2 March 2017

Maurice Genevoix: Raboliot (1925)

On one level Maurice Genevoix's Raboliot, which won the Goncourt in 1925, is a cops-and-robbers tale, on another it's a regional novel based entirely within a small area of Sologne in the heart of the Loire valley, and on yet another it's a kind of thriller depicting flawed characters.

The word 'Raboliot' is the title character Pierre Fouques's nickname and several characters here have two names. He's called Raboliot because he's like a wild rabbit: he's a traditional poacher, and the rich, strongly evocative language is awash with descriptions of the wooded Sologne area, the various animals, flowers and vegetation in general to be found there, the different traps used to catch animals, and there are a number of footnotes translating regional words used into conventional French. Genevoix modelled Raboliot on a well-known poacher in the area called Depardieu, or Carré, a man Genevoix never met in spite of a number of attempts to do so.

Raboliot's tireless adversary is not a game warden but the gendarme Bourrel, a man so consumed by hatred in his pursuit to imprison Raboliot that he appears all over the place, and he is so deranged that he shoots dead Raboliot's beloved dog Aïcha for no reason at all. The sensitive, vegetarian reader might wish that Raboliot shared the same consideration for other animals as he does for his dog, but then this is 1925 and the story would have no existence in a vegetarian world – nevertheless, the normality of the descriptions of breaking rabbits spines to kill them (and perhaps above all one of Raboliot's poacher friends biting through a hen's skull to kill it) left this particular vegetarian reader far less sympathetic to Raboliot's plight.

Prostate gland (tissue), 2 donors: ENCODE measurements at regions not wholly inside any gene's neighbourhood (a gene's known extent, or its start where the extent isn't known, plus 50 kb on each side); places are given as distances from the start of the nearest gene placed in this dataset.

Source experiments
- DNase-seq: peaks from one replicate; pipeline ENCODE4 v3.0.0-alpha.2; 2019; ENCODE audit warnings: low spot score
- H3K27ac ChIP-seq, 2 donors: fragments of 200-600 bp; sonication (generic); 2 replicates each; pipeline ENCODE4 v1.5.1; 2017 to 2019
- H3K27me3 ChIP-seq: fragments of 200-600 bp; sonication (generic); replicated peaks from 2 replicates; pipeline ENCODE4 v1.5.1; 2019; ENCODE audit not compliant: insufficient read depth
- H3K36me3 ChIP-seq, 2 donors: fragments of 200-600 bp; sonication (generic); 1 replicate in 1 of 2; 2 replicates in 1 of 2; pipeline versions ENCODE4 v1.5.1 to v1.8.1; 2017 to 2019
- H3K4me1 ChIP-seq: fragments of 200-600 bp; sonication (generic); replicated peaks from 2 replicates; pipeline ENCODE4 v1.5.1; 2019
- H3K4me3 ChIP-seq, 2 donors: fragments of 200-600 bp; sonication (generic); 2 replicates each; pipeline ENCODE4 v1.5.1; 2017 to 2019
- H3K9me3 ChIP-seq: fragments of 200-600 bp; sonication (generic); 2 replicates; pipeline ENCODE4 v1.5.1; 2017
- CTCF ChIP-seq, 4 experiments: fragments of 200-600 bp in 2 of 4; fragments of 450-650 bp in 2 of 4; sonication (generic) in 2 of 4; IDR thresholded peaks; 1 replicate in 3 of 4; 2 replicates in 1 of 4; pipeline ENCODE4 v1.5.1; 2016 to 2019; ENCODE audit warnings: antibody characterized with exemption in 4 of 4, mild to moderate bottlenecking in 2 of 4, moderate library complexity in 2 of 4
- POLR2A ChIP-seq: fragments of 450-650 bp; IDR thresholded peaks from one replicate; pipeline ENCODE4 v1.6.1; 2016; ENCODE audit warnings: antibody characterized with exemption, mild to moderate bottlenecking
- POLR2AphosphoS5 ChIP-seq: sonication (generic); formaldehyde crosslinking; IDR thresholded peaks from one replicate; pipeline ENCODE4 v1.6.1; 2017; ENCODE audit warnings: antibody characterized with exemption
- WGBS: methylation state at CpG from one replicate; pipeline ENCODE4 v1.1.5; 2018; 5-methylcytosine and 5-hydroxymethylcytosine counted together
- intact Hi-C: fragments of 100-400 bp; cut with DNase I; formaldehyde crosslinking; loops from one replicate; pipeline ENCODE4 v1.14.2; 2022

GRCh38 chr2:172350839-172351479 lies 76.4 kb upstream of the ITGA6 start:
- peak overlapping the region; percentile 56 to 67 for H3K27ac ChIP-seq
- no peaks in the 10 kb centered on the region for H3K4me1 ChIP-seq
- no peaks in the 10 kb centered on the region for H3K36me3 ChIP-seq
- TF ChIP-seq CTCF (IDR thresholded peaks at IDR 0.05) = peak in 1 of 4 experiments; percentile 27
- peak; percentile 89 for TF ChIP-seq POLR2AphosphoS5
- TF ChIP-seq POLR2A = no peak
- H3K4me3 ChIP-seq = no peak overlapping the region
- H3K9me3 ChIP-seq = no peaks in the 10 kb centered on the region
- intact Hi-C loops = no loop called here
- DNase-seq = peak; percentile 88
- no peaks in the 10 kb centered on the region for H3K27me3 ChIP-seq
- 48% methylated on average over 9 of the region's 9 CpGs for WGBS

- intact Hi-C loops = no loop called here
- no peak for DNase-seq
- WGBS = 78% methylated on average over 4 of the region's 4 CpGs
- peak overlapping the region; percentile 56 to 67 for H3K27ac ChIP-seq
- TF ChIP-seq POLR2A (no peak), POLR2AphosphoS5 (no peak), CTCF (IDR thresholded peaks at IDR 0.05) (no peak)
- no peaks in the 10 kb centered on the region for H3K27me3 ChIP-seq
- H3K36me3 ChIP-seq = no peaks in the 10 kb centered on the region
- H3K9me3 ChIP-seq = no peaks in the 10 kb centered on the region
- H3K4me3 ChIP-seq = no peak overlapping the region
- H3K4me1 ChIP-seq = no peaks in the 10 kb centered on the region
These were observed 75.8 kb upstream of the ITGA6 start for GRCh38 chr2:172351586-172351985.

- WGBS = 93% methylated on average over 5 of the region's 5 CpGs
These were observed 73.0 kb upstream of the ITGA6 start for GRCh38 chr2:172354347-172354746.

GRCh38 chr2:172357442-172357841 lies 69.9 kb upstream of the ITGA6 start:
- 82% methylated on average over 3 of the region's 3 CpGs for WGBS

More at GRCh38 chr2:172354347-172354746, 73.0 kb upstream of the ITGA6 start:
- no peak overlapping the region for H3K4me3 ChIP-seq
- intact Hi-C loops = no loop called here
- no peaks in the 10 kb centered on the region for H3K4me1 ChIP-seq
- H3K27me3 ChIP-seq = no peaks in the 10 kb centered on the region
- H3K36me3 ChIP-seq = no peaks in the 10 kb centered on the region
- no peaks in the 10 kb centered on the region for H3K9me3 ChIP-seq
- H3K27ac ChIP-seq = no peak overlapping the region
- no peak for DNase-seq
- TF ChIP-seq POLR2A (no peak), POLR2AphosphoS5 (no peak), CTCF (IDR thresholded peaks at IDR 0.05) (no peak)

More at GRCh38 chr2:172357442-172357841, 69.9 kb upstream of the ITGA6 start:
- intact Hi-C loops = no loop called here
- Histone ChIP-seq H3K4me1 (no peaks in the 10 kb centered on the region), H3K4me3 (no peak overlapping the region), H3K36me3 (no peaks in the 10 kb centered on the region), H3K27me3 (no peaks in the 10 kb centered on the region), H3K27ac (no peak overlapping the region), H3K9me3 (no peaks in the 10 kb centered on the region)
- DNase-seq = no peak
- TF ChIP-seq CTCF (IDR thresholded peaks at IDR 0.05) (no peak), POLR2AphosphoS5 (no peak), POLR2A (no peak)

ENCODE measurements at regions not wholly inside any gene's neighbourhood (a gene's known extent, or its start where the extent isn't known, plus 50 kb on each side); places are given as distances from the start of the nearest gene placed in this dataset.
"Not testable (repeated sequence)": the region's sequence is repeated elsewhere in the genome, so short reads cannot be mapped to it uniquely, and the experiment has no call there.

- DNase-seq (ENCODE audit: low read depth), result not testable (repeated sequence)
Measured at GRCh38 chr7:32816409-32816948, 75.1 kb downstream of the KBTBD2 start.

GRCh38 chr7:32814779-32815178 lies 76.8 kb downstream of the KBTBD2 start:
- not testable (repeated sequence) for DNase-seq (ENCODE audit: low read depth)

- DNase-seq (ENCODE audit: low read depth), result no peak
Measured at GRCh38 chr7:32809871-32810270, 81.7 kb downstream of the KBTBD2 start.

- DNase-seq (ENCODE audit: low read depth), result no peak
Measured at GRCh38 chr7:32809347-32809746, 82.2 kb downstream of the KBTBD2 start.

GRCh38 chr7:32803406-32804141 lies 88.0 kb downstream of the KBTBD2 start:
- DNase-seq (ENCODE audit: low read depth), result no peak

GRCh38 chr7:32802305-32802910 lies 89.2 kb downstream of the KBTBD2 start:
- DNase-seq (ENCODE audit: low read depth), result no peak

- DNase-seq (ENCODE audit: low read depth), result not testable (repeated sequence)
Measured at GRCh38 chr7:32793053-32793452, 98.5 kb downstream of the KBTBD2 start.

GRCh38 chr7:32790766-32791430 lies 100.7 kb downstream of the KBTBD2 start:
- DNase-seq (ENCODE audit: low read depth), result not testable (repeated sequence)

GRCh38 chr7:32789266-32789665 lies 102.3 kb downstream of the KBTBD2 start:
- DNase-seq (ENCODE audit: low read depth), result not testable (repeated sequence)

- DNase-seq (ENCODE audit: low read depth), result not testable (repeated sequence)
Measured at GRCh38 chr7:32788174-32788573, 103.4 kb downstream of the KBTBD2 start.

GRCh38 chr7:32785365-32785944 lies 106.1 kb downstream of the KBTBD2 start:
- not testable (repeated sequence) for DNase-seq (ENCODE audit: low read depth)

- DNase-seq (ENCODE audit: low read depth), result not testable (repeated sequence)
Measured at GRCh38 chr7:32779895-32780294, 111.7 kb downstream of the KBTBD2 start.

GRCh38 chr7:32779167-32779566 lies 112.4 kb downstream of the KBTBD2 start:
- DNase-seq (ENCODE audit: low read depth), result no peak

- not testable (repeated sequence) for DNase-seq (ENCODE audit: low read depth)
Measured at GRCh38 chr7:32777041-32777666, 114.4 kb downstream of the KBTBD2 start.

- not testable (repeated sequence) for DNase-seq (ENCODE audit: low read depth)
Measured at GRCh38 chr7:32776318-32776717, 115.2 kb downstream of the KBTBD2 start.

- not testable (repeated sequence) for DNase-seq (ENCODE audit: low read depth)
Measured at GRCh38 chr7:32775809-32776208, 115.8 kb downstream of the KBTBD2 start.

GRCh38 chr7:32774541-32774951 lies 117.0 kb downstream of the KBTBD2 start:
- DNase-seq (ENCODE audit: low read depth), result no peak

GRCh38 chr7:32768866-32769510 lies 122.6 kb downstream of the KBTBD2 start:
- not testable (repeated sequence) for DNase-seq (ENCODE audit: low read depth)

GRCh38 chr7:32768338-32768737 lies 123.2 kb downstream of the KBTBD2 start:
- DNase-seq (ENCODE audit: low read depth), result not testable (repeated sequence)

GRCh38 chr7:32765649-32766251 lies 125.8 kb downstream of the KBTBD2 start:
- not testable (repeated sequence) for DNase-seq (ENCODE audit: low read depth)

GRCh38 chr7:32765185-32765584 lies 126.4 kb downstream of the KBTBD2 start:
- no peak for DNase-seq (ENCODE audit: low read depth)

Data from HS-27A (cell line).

But then Raboliot is in some respects far less than a hero anyway, and his three-month flight from his family, away from the psychotic grips of Bourrel – but certainly not away from the grips Flora, the outcast whose legs are seemingly forever willing to be open to male visitors – has nothing of the heroic about it.

Will Raboliot ever be able to live in peace with the family he has neglected? Not while Bourrel is alive, but then not when he's dead either, as the final paragraphs detail Raboliot smashing the life out of Bourrel and holding out his hands for his police colleagues to handcuff him and lead him away.

My verdict: it's a great shame about all those animals murdered gratuitously by Raboliot, but this is still a hell of a read, and – dare I say it – probably one of the most interesting of the forty or so Goncourt winners I've read so far?

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